Liver disease: NHS Doctor talks about link with alcohol
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A person’s liver does a lot of things that keep you healthy. It turns nutrients into chemicals your body needs. It filters out poisons. It helps turn food into energy. So, when your liver doesn’t work well, that can affect your whole body. What are the three body parts which become affected when liver disease is progressing? Pharmacist Phil Day spoke exclusively with Express.co.uk to discuss further.
“Over the last 18 months deaths from alcoholic liver disease have increased by an unprecedented 21 percent, compared with a 2.9 percent increase between 2018 and 2019,” began Day.
He added: “The pandemic has shifted many towards alcohol and as social events return, heavy drinking for others could continue to rise.
“Drinking to excess has detrimental effects on your health.
“Regular episodes of binge drinking can lead to liver disease, and heart and kidney problems.
“It’s one of the most common causes of liver disease, which can lead to cirrhosis, or scarring of the liver and eventually liver failure, a life-threatening condition.”
Dire complications of liver disease include acute liver failure.
This happens when you don’t have a long-term liver disease, but your liver quits working within a very short time.
That may happen because of an overdose of acetaminophen, infections, or because of prescription drugs.
Cirrhosis is another dangerous complication and occurs when there is a build-up of scars in your liver.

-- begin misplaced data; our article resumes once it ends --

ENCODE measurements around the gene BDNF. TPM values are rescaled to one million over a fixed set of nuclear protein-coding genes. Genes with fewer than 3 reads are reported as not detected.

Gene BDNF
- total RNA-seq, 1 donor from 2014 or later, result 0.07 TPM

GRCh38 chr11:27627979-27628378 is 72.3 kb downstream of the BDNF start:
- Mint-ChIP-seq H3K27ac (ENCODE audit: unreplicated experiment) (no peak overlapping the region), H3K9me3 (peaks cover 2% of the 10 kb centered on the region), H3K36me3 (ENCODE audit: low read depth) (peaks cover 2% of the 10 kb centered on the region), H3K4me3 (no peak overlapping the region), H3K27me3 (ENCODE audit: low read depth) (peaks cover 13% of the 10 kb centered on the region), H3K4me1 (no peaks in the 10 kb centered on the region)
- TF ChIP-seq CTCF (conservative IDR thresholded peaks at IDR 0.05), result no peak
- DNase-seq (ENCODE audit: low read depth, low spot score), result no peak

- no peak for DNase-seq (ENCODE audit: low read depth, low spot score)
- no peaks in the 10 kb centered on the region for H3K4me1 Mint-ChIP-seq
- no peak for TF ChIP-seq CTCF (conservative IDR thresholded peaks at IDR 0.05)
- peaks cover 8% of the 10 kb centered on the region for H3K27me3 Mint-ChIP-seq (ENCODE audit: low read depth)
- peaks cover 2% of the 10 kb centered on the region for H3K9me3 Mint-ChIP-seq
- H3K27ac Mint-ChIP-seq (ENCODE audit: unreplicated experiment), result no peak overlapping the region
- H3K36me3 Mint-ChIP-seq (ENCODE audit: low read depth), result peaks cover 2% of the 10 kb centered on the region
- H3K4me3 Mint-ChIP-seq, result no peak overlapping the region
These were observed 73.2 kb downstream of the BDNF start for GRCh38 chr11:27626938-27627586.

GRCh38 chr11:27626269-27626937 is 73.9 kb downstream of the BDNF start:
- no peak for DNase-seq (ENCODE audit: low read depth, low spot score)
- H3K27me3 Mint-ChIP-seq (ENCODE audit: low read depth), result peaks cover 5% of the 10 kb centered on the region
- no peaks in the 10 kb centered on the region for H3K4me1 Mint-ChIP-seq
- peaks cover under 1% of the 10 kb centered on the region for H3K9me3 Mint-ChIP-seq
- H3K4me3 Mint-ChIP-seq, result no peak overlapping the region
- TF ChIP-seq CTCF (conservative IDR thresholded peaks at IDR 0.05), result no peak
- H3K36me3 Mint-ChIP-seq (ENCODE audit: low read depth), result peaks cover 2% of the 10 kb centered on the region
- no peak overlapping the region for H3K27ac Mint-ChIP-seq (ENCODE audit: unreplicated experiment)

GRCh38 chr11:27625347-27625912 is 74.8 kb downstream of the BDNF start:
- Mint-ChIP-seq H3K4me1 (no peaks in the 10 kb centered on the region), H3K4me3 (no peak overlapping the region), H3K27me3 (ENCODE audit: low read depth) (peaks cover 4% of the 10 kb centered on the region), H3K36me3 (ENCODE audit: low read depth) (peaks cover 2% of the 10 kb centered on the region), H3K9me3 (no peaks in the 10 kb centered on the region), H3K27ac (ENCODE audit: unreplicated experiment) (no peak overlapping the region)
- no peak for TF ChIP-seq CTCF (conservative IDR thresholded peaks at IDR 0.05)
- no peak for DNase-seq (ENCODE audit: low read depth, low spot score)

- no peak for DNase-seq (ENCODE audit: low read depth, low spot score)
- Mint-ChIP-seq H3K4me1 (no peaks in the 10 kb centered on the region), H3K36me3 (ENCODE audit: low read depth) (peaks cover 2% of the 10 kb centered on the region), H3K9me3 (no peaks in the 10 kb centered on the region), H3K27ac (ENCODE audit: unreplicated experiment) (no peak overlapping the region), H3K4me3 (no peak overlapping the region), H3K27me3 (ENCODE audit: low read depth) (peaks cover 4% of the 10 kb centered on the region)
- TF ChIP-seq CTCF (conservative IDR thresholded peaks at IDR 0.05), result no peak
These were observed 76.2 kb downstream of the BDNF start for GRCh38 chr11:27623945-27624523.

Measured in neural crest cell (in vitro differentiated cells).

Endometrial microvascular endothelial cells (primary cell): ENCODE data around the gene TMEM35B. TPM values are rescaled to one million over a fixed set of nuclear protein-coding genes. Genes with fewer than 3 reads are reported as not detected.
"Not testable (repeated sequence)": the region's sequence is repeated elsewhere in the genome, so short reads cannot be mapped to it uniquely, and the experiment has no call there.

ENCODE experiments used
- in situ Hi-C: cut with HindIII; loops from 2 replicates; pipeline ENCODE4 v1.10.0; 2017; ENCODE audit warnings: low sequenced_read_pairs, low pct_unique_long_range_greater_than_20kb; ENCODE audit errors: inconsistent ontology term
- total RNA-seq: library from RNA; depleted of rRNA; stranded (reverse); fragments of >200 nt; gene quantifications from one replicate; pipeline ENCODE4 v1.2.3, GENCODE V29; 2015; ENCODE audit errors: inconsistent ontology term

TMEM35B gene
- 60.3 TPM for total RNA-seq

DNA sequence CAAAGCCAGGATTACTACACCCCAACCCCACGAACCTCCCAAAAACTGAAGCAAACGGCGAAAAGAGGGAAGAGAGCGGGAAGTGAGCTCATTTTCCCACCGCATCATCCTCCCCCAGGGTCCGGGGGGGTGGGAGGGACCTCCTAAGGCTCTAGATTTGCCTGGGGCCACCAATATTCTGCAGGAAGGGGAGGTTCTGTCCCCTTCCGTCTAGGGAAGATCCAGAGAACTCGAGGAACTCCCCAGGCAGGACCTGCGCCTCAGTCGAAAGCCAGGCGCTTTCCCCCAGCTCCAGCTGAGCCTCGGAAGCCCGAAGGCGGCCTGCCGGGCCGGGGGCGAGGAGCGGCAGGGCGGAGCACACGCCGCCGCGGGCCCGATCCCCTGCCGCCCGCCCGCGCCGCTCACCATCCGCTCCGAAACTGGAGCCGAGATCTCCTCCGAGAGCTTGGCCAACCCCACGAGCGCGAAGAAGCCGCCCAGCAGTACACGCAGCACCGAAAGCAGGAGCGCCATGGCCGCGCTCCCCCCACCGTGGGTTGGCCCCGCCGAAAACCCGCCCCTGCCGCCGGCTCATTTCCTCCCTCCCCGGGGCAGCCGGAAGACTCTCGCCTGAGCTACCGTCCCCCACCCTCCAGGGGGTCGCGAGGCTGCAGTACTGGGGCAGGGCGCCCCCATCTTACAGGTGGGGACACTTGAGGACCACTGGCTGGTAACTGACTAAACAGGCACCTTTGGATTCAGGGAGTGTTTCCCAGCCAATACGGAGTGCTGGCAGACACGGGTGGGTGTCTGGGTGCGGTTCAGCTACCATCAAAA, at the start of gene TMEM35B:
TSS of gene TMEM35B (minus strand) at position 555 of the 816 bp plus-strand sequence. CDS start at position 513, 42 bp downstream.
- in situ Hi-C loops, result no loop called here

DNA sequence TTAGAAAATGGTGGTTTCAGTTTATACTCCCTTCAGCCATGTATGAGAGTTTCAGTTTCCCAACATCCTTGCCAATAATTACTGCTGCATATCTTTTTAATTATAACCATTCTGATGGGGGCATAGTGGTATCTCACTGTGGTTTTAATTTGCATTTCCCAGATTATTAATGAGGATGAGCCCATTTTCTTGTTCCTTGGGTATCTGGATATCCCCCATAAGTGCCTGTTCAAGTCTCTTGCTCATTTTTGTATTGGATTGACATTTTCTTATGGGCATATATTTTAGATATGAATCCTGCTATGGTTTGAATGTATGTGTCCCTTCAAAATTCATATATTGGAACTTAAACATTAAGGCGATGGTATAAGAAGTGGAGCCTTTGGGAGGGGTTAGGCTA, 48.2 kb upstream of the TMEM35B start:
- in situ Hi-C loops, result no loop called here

The more scars replace the healthy parts of your liver, the harder it is for your liver to do its job.
Over time, it may not work like it should.
Other symptoms of liver disease include:
Skin and eyes that appear yellowish (jaundice)
Abdominal pain and swelling
Swelling in the legs and ankles
Dark urine colour
Pale stool colour
Nausea or vomiting.
“Whilst the liver is resilient and may be capable of regenerating itself, prolonged misuse of alcohol can result in serious and sometimes permanent liver damage,” said Day.
“Try to pace yourself, consider alternating your drinks with non-alcoholic ones, and be aware of how many units are in your drinks – keeping track of these can help you stay in control.”
Alcohol abuse can lead to cirrhosis, alongside non-alcoholic fatty liver disease and long-term cases of hepatitis B and C.
Men and women are advised not to drink more than 14 units a week on a regular basis, advised the NHS.
The health body added: “Try spread your drinking over three or more days if you regularly drink as much as 14 units a week.
“If you want to cut down, try to have several drink-free days each week.”
Those worried about their drinking or the drinking habits of others should speak with their GP or contact a relevant charity or support group, such as Alcohol Change UK (alcoholchange.org.uk).”
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